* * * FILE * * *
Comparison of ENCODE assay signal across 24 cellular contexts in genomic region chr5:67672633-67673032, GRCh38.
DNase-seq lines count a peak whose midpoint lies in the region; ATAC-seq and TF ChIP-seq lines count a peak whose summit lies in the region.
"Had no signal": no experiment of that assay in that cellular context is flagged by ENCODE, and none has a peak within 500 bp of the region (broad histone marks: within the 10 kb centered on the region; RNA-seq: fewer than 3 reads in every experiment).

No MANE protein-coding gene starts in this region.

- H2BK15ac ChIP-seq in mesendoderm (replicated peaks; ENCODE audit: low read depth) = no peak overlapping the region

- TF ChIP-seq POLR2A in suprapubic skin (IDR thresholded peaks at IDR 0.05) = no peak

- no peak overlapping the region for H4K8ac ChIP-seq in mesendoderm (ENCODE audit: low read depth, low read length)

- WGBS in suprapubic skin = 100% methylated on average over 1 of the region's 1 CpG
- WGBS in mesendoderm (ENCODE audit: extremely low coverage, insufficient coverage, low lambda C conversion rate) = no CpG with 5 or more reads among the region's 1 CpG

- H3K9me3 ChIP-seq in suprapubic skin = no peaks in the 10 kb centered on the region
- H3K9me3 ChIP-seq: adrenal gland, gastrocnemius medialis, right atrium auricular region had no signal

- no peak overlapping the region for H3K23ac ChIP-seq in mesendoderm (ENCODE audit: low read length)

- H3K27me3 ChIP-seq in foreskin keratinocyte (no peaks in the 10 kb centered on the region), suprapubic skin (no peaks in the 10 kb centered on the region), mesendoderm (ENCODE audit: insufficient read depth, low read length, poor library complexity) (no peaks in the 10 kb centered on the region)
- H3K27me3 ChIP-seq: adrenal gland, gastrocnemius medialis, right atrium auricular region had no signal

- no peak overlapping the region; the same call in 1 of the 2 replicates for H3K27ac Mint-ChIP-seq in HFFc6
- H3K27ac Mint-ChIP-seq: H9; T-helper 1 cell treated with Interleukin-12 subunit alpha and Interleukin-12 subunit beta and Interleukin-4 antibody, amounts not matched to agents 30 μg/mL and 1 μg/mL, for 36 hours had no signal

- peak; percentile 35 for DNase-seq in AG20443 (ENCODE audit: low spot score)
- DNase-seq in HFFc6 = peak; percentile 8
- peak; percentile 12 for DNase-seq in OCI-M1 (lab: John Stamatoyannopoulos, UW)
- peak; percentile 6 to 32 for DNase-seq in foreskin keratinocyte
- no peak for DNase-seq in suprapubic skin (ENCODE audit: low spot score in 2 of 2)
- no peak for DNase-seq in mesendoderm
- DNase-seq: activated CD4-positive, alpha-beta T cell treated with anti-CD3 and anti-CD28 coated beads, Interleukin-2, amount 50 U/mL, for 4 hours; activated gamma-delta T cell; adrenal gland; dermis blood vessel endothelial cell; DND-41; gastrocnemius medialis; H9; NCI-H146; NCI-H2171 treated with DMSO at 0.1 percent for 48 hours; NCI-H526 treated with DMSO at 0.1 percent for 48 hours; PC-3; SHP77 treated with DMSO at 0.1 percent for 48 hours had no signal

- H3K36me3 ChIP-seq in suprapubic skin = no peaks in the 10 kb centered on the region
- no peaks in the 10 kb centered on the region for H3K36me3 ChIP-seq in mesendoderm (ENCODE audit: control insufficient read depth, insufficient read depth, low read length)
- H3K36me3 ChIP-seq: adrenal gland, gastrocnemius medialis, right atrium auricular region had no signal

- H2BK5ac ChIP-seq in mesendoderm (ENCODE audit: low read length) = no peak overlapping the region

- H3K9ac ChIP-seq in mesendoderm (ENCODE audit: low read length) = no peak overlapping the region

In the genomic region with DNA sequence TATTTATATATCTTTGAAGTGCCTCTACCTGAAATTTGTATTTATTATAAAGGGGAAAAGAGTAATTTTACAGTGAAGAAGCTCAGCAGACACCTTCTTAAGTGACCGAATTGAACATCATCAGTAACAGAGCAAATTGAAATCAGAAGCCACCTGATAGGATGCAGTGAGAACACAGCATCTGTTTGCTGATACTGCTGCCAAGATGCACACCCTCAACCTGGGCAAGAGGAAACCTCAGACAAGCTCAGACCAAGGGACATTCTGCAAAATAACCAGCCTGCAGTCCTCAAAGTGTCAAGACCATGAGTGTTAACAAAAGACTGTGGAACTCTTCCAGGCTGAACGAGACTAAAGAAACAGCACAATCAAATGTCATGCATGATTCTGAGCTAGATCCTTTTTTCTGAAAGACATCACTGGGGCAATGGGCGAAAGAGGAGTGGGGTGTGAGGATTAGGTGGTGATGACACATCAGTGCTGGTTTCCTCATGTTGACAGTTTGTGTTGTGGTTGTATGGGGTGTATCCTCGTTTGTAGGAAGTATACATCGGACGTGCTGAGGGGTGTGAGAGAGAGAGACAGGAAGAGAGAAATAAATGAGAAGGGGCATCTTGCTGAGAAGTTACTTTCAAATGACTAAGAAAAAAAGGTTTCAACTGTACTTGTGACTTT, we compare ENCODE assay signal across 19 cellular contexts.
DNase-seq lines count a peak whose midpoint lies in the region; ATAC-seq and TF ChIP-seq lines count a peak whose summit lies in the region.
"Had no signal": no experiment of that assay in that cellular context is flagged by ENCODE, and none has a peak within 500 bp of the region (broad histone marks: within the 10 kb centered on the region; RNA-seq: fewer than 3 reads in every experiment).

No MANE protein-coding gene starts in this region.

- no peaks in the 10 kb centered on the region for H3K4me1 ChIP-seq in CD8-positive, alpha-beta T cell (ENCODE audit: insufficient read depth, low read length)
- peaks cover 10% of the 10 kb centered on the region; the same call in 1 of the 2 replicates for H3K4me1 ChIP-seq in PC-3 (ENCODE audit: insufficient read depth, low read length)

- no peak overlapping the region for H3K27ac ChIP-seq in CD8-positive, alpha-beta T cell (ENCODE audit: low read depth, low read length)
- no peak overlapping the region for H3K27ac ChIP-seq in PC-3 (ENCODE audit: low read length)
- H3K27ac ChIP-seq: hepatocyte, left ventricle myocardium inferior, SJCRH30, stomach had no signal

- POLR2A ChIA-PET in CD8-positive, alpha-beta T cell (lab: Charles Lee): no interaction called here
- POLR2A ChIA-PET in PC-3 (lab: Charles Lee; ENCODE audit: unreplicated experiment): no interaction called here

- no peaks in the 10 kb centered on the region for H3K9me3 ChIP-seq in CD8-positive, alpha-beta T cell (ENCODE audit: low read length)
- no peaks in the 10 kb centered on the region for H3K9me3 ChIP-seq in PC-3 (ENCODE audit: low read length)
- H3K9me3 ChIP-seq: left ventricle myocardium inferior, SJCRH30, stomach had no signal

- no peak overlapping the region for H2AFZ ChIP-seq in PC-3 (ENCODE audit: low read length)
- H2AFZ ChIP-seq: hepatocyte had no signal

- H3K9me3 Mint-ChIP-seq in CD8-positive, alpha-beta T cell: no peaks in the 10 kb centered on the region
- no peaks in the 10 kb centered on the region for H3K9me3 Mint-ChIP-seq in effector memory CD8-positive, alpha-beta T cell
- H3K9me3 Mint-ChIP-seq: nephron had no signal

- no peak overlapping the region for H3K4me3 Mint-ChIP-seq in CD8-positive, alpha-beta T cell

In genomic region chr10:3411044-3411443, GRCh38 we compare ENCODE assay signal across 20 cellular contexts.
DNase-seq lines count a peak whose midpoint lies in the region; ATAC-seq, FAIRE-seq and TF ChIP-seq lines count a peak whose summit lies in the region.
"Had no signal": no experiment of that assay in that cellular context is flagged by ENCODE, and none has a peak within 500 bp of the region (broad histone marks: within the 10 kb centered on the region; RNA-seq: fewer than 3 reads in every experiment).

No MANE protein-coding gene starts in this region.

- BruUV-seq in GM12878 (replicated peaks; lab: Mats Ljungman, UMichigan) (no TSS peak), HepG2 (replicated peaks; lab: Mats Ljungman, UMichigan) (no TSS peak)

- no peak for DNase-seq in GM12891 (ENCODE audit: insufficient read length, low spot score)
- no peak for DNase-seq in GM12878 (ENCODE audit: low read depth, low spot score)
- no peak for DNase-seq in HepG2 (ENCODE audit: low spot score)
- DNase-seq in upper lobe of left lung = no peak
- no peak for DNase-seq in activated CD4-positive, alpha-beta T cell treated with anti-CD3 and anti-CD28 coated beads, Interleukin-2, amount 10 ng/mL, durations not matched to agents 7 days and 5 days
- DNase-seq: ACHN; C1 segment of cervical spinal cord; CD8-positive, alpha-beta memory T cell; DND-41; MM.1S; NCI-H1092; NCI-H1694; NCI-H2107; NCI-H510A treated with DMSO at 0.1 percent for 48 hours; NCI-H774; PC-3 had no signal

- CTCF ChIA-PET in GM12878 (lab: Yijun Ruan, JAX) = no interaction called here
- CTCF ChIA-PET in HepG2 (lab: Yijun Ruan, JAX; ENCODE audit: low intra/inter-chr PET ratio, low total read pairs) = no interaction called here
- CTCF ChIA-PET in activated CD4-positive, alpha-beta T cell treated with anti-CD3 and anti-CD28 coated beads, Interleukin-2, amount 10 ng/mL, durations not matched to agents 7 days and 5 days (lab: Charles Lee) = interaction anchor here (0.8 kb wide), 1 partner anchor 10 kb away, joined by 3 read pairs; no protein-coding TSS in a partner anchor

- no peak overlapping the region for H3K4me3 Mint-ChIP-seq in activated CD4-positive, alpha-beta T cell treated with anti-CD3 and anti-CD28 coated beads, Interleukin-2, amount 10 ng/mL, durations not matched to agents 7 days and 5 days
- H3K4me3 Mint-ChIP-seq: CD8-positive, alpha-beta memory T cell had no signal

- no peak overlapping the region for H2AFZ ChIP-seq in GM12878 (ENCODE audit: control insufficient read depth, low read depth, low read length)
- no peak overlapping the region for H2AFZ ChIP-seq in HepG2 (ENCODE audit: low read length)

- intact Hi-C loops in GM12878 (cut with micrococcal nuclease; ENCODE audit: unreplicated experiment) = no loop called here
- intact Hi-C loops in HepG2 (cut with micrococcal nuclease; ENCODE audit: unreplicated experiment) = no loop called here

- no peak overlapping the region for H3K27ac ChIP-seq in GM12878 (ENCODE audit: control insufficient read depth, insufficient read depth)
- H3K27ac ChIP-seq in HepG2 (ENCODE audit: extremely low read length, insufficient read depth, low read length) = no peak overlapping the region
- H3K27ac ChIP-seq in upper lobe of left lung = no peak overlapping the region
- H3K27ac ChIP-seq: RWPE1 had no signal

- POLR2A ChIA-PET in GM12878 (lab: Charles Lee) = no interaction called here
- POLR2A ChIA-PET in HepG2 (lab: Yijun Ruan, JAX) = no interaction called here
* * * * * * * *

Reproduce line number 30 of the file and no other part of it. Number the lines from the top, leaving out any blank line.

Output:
DNase-seq lines count a peak whose midpoint lies in the region; ATAC-seq and TF ChIP-seq lines count a peak whose summit lies in the region.